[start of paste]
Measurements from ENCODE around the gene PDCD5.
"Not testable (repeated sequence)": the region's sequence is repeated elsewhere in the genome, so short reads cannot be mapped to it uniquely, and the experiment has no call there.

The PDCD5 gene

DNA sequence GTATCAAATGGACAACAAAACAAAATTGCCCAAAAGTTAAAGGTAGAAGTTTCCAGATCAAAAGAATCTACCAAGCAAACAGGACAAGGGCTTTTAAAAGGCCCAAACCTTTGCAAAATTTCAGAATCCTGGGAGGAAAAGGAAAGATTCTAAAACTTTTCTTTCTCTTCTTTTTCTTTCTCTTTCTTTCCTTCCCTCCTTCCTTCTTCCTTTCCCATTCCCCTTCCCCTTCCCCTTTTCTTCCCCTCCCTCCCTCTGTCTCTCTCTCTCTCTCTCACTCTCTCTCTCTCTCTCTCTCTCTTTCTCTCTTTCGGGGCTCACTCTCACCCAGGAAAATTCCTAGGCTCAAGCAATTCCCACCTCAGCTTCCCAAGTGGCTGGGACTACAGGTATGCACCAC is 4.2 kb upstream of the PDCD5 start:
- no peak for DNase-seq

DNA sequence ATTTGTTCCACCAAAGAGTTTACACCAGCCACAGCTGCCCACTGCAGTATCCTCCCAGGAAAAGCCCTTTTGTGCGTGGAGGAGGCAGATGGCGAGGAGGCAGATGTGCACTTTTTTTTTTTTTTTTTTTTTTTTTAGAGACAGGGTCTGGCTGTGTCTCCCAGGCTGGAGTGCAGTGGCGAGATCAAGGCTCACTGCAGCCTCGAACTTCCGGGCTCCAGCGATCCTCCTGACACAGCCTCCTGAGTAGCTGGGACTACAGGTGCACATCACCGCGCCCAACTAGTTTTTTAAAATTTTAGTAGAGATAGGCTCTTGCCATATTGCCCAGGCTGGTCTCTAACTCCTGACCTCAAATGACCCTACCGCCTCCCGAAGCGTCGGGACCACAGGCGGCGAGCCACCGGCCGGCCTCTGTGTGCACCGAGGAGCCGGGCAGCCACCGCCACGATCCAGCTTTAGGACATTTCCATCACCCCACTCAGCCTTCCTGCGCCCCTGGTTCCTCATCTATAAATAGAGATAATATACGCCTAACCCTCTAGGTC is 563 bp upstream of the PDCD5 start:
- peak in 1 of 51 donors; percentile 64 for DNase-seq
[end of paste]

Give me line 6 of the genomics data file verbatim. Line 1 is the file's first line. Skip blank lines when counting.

DNA sequence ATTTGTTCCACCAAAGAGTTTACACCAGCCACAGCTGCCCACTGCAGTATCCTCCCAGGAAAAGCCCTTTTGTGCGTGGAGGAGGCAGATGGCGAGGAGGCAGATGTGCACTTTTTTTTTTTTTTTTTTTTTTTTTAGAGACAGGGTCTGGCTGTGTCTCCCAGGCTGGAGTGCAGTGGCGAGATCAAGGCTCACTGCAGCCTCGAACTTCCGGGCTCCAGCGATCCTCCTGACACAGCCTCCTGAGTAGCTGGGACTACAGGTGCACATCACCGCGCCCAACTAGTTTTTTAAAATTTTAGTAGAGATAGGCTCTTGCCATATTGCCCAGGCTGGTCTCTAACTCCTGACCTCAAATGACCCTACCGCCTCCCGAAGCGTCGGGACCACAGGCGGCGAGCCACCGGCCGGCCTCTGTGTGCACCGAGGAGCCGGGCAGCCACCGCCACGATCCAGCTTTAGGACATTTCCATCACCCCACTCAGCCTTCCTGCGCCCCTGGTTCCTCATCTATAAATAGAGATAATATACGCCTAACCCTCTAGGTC is 563 bp upstream of the PDCD5 start: